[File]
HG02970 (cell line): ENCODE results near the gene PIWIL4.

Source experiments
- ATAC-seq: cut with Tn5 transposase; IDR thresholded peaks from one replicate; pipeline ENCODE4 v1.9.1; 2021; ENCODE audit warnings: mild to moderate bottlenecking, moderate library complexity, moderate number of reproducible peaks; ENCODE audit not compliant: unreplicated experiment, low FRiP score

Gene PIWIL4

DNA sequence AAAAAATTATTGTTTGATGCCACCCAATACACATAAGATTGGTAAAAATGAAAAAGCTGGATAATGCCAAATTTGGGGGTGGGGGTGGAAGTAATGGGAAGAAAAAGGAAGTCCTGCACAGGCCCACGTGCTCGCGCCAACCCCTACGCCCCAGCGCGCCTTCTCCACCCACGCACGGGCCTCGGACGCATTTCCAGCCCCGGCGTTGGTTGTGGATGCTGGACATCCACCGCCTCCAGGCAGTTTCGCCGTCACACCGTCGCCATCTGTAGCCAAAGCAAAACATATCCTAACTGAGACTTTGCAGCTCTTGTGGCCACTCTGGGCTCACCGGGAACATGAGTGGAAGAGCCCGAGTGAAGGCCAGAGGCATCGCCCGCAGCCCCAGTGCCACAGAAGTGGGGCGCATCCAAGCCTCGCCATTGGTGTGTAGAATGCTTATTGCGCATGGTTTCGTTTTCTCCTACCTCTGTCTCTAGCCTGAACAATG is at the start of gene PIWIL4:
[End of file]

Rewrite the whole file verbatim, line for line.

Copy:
HG02970 (cell line): ENCODE results near the gene PIWIL4.

Source experiments
- ATAC-seq: cut with Tn5 transposase; IDR thresholded peaks from one replicate; pipeline ENCODE4 v1.9.1; 2021; ENCODE audit warnings: mild to moderate bottlenecking, moderate library complexity, moderate number of reproducible peaks; ENCODE audit not compliant: unreplicated experiment, low FRiP score

Gene PIWIL4

DNA sequence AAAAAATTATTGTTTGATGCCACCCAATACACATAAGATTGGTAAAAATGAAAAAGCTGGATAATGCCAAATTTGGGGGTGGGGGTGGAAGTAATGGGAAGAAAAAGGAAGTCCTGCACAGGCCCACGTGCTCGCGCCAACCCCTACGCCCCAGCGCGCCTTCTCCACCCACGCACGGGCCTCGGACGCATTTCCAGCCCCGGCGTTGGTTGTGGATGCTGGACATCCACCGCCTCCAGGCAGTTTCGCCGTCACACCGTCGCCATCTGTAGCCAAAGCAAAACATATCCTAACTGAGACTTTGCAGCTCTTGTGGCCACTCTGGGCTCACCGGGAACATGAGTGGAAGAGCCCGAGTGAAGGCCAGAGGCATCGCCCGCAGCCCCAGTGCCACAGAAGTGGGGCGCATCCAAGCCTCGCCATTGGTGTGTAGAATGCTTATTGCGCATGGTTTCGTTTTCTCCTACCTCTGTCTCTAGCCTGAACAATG is at the start of gene PIWIL4: